Dancing Fool

For the past couple of weeks, I have spent my Sunday mornings on the couch with ice packs on my knees. We had back-to-back weddings of the daughters of dear friends and I was a straight up dancing fool at each. I just can’t help myself. When a great song comes on at a party or event (but sometimes, just in my kitchen), be it a golden oldy or a nasty-lyric hip hop song, I’ve gotta comeonshakethatbodybabydothatconga. I can’t contain myself. Back in college in the 80’s, I loved a good disco to just let loose, dance off the stress. I’d walk back to my dorm or apartment with completely soaked clothes and wet, slicked back hair. All signs of a great time had. But nowadays, my only dance outlet is at weddings. And no one seems to have told my inner dancing queen that I have middle aged knees. Hence the ice packs.

I grew up dancing at weddings. Because I am the youngest cousin on both sides of my enormous family, I went to dozens of weddings growing up. Dancing with my dad at those weddings was like being whipped about like a gymnast’s ribbon. He would stand in the middle of the dance floor like the center of a Spirograph drawing toy, twirling me in and out, making imaginary circles on the dance floor. It was nauseating, but oh so fun.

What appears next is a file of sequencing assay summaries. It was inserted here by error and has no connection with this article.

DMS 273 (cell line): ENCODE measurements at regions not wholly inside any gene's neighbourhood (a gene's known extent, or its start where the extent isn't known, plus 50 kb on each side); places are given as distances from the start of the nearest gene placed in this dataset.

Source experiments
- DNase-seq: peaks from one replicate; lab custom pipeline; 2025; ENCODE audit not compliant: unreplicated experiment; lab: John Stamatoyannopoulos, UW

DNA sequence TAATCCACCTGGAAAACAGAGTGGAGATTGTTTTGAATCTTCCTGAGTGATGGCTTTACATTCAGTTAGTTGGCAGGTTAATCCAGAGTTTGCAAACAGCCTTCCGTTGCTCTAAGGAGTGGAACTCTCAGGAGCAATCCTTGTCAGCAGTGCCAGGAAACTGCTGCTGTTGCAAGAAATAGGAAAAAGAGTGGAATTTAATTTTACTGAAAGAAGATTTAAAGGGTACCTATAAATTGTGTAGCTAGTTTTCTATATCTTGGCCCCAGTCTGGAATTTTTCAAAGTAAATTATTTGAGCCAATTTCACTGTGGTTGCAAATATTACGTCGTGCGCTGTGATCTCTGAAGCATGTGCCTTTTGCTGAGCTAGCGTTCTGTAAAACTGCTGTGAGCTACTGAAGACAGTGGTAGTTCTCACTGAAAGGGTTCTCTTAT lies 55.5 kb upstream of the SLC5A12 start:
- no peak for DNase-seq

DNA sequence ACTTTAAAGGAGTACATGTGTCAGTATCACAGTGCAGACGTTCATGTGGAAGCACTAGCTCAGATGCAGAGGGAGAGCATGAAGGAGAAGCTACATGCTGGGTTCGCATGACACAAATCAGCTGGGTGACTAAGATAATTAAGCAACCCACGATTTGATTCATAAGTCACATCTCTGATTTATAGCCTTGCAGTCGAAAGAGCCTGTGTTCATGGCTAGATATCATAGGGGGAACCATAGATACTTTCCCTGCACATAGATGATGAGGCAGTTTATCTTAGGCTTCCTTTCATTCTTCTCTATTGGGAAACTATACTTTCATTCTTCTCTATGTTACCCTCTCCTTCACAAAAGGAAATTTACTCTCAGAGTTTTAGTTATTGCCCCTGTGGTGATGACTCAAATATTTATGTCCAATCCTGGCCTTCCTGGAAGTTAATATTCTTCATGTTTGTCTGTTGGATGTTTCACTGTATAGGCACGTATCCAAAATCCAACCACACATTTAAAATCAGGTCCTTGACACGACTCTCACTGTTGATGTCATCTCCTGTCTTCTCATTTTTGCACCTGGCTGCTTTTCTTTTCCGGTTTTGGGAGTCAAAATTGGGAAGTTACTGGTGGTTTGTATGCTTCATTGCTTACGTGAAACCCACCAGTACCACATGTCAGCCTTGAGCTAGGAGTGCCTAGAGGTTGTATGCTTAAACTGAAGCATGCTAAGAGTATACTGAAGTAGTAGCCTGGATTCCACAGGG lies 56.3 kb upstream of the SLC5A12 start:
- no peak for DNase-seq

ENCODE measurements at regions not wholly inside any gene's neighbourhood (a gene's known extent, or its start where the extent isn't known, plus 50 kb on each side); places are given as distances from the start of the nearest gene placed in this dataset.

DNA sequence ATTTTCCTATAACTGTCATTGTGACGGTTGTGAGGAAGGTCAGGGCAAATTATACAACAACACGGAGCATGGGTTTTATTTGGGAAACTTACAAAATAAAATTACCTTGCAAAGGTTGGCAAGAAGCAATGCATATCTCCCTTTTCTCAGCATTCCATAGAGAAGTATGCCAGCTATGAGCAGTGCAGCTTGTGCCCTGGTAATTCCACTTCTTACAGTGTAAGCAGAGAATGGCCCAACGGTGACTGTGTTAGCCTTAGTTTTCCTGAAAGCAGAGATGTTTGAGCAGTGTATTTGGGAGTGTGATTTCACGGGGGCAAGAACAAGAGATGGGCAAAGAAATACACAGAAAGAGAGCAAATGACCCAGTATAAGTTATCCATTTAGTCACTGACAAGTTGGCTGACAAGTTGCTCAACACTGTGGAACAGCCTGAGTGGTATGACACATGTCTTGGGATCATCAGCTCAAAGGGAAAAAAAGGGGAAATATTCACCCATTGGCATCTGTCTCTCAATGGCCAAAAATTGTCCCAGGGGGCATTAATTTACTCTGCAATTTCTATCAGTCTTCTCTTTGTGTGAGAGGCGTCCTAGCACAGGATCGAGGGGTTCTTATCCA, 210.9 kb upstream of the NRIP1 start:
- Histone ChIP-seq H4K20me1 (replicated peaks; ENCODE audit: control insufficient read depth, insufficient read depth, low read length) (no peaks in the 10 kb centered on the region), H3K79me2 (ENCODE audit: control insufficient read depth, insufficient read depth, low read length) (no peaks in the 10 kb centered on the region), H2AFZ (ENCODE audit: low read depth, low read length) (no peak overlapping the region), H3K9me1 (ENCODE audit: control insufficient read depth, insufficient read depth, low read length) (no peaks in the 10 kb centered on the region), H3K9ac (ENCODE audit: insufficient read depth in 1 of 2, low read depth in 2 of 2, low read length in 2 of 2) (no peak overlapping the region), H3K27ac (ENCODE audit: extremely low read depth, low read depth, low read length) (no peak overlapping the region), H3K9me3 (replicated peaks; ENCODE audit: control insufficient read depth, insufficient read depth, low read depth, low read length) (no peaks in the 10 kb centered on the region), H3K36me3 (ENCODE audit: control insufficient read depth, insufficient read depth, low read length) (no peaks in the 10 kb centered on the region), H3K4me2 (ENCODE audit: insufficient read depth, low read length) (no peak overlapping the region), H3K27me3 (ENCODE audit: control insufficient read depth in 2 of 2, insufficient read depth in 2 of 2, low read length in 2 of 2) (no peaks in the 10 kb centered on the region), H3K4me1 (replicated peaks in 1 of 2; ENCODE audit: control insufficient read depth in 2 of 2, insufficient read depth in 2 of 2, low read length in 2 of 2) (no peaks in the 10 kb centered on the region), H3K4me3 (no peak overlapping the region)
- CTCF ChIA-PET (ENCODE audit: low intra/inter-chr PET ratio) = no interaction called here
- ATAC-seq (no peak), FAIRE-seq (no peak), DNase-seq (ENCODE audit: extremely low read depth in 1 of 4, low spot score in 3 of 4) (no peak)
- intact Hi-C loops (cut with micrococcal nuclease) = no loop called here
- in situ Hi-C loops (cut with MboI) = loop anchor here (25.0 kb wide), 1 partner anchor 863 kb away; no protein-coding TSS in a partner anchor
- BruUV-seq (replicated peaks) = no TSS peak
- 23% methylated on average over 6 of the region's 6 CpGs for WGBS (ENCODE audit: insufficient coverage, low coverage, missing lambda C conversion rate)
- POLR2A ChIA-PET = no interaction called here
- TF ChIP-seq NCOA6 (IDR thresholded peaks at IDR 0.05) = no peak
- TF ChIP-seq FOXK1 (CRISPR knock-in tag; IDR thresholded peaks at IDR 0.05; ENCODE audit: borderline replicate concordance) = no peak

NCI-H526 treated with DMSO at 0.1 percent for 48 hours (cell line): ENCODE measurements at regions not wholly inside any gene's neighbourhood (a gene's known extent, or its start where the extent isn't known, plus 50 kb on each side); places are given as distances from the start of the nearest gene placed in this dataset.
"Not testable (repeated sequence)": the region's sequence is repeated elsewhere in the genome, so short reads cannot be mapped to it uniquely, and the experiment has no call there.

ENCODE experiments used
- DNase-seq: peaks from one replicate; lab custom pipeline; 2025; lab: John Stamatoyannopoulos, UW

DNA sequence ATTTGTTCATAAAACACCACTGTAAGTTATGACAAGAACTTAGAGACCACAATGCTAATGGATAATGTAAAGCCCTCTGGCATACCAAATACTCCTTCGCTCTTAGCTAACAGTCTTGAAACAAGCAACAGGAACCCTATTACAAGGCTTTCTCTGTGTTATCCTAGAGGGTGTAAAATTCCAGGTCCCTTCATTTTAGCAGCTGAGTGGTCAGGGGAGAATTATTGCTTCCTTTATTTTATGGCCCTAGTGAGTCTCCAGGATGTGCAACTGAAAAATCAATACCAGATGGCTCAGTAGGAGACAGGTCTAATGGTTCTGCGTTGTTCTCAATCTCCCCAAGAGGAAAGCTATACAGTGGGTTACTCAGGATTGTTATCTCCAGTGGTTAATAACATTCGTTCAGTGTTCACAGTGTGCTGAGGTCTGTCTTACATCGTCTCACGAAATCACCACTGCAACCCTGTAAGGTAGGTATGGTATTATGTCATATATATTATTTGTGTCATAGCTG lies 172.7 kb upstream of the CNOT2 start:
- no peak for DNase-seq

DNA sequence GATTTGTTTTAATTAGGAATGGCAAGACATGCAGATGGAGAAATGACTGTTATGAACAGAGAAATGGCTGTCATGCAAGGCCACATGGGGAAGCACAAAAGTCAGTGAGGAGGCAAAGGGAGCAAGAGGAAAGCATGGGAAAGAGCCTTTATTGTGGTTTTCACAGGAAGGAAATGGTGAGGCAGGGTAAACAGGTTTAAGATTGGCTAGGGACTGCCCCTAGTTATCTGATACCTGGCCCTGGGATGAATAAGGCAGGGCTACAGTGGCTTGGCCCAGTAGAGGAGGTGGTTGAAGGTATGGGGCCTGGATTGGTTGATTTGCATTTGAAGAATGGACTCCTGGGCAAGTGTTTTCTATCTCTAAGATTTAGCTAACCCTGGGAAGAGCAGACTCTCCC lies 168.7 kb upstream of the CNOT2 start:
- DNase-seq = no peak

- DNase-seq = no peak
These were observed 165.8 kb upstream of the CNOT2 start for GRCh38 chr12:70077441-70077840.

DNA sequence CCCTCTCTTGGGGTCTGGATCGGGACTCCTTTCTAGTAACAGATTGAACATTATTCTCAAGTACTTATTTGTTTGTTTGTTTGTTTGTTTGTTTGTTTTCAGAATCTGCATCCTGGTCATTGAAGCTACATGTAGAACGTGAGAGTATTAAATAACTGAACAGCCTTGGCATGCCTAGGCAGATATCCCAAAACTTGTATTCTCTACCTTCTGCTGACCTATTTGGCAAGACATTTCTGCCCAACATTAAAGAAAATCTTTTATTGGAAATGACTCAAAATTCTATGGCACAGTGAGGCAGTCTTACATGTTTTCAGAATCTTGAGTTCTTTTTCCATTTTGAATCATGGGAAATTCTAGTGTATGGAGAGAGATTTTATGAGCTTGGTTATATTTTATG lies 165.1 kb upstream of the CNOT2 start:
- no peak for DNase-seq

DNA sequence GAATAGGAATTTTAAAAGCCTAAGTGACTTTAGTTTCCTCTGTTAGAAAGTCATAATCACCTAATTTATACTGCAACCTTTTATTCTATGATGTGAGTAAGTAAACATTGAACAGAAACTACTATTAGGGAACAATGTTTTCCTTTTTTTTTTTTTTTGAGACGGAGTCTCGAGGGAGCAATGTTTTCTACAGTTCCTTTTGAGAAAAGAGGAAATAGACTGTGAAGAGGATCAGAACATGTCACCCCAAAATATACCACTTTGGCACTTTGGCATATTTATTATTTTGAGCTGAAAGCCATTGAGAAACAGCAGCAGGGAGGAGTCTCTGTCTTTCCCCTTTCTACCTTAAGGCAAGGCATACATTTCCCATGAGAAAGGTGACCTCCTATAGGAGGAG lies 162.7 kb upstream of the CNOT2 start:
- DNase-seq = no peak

There would be the inevitable polka at all weddings. All the parents would jump up and join in for the Beer Barrel Polka. (It must be a uniquely Cleveland thing to have polkas at an Irish wedding.) After enough cocktails, everyone miraculously knows how to polka. This goes for traditional Irish dancing as well. An Irish reel will start, the dance floor opens up, and someone starts hopping around with her arms at her sides, sometimes with a bottle of beer on her head, kicking and bobbing in a boozy, albeit impressive version of Lord of the Dance. 

The montage of any wedding dance floor is so amusing. There are those, like me, who dance with abandon, not giving a hoot what anyone thinks of us, sweating up the dance floor like crazed dervishes. And then there are those who need plenty of lubrication and fuel from alcohol before they step foot out there. By and large, these are men. By the time the poor things get out there, they are at a loss as to how to move their bodies, so they devolve into  … I don’t know what, really. Wrestling moves? There is low crouching involved, and shuffling back and forth as if they are bracing for combat. Is that guy going to dance with me or pin me? What is going on?

Then there is the Frat Boy Dancer. He, too, isn’t quite sure what to do with his body. So, he brings out some tried and true moves: the sprinkler, the lawn mower, the grocery shopper, the baseball pitcher, the quarterback throwing a football, the fisherman. It’s kind of pathetic, but as long as he moves to the beat, I’ve got no problem with that. At least he’s trying.

Of course, at some weddings, there is the inappropriate, Overly Sexual Dancer who loses herself in her dance fantasy. Sure, it feels great in the moment to channel Tawny Kitaen from a White Snake music video (https://youtu.be/p4wd9KCY2jc), but does your family or, God forbid, your children really need to see that? I will confess, though, that I occasionally I will find myself spanking my own ass or doing a slow-motion version of twerking … and I am working on that.